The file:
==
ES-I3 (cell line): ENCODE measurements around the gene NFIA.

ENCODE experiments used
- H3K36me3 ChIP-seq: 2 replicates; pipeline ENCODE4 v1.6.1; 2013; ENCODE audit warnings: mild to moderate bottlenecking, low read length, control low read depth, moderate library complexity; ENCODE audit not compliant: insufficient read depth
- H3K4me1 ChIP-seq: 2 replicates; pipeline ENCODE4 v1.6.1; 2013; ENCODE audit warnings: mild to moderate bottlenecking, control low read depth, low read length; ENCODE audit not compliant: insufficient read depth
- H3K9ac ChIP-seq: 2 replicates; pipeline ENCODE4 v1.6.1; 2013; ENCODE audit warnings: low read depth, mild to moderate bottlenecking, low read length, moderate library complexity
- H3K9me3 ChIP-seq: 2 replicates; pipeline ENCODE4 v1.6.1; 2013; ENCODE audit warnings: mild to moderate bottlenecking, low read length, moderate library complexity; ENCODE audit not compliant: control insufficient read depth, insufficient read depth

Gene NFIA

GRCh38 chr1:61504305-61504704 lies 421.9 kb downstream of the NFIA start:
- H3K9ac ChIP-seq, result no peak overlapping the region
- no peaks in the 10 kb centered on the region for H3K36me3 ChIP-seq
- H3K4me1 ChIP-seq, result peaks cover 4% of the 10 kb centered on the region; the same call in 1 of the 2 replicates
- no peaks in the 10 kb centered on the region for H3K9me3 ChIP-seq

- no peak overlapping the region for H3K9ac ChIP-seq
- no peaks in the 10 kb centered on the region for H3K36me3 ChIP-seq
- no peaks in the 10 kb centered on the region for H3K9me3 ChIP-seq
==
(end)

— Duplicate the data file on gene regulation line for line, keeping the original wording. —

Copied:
ES-I3 (cell line): ENCODE measurements around the gene NFIA.

ENCODE experiments used
- H3K36me3 ChIP-seq: 2 replicates; pipeline ENCODE4 v1.6.1; 2013; ENCODE audit warnings: mild to moderate bottlenecking, low read length, control low read depth, moderate library complexity; ENCODE audit not compliant: insufficient read depth
- H3K4me1 ChIP-seq: 2 replicates; pipeline ENCODE4 v1.6.1; 2013; ENCODE audit warnings: mild to moderate bottlenecking, control low read depth, low read length; ENCODE audit not compliant: insufficient read depth
- H3K9ac ChIP-seq: 2 replicates; pipeline ENCODE4 v1.6.1; 2013; ENCODE audit warnings: low read depth, mild to moderate bottlenecking, low read length, moderate library complexity
- H3K9me3 ChIP-seq: 2 replicates; pipeline ENCODE4 v1.6.1; 2013; ENCODE audit warnings: mild to moderate bottlenecking, low read length, moderate library complexity; ENCODE audit not compliant: control insufficient read depth, insufficient read depth

Gene NFIA

GRCh38 chr1:61504305-61504704 lies 421.9 kb downstream of the NFIA start:
- H3K9ac ChIP-seq, result no peak overlapping the region
- no peaks in the 10 kb centered on the region for H3K36me3 ChIP-seq
- H3K4me1 ChIP-seq, result peaks cover 4% of the 10 kb centered on the region; the same call in 1 of the 2 replicates
- no peaks in the 10 kb centered on the region for H3K9me3 ChIP-seq

- no peak overlapping the region for H3K9ac ChIP-seq
- no peaks in the 10 kb centered on the region for H3K36me3 ChIP-seq
- no peaks in the 10 kb centered on the region for H3K9me3 ChIP-seq